(Who wrote the rule that every postmillenial sci-fi tortured detective must own a supercar to crash as a plot point later on? Or is this just a standard movie detective trope that chimes neatly with the interests of carmakers?)

    That said to my amazement I actually enjoyed watching the film, mostly because my eyes absorbed the visuals whilst I chucked Asimov's Three Laws around in my head and tried to envisage building a movie around them that would actually be good.

    Auckland • Since Nov 2006 • 1611 posts Report Reply

  • Emma Hart,

    But readers of sci-fi seem divided into those who also like fantasy, and those who don't. Being in the 'also likes fantasy' camp, I can't understand the other camp at all. I find both genres equally unbelievable, both are just commentaries on our current mindset, and fun stories to boot.

    I've found it a matter of whether there's a consistent system or not. Magic or science, doesn't matter. I really dislike spec-fic where the speculative elements are clearly being, as we officially call it at Bardic Web, 'pulled out of your arse'. As opposed to writers who have clearly sat down first, worked out their mythos, and know what it can and can't do.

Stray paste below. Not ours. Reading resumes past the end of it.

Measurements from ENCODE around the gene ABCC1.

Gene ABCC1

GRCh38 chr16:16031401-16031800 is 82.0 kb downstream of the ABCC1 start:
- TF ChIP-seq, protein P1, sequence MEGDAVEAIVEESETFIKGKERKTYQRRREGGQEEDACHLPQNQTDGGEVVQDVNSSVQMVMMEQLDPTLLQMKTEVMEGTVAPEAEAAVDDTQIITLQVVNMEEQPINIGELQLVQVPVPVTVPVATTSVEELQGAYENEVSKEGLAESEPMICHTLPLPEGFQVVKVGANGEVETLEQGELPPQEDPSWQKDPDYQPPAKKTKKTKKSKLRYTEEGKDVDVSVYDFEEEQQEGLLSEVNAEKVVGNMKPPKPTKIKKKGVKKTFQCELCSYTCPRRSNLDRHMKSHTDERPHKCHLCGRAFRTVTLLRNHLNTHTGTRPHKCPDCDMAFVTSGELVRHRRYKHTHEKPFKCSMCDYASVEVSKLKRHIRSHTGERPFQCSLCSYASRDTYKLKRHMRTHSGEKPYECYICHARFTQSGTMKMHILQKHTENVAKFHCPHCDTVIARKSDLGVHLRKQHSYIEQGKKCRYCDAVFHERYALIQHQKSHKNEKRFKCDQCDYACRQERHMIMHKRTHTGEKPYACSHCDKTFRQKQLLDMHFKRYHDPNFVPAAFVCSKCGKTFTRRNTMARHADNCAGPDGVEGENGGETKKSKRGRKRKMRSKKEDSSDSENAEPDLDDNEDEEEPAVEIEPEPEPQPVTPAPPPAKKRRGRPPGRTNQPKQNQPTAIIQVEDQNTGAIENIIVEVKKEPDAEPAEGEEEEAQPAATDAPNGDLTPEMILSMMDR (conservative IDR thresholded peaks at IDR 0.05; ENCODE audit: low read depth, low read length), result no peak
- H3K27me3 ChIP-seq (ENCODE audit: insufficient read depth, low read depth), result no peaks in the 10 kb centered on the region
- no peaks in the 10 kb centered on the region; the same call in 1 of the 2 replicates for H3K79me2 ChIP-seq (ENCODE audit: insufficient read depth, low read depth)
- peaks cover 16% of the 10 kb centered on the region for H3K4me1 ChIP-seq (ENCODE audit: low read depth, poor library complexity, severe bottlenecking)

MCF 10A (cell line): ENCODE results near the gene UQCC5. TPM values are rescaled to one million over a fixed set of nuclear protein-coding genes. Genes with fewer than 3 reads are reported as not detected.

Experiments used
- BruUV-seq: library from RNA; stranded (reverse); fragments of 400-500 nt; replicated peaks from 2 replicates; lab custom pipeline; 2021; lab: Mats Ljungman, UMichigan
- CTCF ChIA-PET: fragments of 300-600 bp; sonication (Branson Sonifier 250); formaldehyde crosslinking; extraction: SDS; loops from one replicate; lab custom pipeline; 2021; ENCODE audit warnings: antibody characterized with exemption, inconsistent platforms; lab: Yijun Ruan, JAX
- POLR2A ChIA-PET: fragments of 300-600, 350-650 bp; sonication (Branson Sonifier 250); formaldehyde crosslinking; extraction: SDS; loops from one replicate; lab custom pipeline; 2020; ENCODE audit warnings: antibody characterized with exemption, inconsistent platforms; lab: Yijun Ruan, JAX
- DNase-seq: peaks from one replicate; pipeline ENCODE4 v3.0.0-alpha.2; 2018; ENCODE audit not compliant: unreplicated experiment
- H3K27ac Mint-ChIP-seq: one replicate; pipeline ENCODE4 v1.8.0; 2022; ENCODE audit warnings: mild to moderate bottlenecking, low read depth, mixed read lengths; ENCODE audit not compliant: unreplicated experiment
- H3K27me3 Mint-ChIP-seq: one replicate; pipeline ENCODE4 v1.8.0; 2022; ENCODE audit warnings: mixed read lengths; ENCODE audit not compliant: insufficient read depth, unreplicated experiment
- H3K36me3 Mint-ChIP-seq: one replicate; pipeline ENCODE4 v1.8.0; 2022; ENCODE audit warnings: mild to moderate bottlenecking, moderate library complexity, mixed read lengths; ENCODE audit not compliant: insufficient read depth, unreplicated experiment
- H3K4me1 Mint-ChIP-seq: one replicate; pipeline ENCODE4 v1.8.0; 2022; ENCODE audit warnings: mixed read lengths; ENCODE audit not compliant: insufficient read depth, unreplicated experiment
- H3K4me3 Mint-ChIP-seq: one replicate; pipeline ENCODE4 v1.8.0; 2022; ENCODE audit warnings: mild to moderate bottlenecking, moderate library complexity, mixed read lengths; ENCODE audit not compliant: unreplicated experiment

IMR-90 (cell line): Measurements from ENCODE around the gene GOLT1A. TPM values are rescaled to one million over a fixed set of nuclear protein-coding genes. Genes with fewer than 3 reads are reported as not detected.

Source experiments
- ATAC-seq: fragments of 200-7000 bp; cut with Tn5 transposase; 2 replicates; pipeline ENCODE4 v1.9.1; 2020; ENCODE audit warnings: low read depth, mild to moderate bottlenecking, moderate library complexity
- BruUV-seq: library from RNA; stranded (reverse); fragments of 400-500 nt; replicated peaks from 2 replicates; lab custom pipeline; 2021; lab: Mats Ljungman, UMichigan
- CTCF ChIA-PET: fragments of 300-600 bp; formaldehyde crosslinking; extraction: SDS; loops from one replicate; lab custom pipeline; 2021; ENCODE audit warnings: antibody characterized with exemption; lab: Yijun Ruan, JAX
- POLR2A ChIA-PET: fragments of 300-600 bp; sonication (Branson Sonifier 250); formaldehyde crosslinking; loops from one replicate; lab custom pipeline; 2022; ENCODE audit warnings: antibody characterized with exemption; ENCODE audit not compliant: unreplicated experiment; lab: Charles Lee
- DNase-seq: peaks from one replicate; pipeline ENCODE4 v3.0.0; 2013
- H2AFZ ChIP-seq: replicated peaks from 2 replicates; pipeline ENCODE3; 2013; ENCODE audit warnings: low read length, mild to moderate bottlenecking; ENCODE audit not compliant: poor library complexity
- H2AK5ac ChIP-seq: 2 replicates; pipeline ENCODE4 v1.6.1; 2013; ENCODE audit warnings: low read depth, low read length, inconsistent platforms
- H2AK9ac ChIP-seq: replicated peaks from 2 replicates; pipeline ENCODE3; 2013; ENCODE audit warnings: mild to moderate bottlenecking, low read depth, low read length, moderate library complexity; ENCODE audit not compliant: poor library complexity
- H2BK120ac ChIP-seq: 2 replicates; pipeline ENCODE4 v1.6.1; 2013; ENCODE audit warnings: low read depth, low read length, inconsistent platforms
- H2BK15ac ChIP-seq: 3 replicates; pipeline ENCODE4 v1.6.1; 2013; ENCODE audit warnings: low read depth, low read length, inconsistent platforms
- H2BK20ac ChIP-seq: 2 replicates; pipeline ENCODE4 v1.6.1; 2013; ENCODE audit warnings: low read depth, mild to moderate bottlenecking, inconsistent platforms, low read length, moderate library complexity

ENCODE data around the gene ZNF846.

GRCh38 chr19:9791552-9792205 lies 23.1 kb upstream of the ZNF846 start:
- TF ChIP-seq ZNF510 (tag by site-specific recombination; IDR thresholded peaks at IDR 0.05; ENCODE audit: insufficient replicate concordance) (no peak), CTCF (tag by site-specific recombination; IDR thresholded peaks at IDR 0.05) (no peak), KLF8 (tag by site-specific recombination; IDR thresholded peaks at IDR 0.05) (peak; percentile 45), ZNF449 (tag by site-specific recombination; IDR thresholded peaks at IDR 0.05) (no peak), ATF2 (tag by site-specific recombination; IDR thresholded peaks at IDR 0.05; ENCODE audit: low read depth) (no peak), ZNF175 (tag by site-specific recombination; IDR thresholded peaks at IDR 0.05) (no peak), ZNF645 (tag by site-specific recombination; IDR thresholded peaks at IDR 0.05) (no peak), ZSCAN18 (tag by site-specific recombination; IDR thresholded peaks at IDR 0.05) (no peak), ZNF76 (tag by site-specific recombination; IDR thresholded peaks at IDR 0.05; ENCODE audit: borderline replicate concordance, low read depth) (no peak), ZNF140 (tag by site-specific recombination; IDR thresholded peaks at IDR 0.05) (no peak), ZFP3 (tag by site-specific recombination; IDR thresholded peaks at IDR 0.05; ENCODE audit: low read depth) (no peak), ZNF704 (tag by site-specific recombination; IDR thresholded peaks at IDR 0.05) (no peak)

The down side of that is Catherine Asaro's long physics dissertations. Just get back to the soft porn, woman.

    Christchurch • Since Nov 2006 • 4651 posts Report Reply

  • Public Servant on a tea-break.,

    <And a question for the group: Don't you think it's a wee bit arrogant to assume that the human race couldn't be wiped out by a virus without our help? The Bubonic Plague took a good hack at Europe in the middle of the 12th century; and the so-called Spanish Flu did even better 560 years later. And that was in the age of sail and steam, when it took weeks to travel from Auckland to London -- not hours.>

    Hi Craig: as you have possed a question for the group.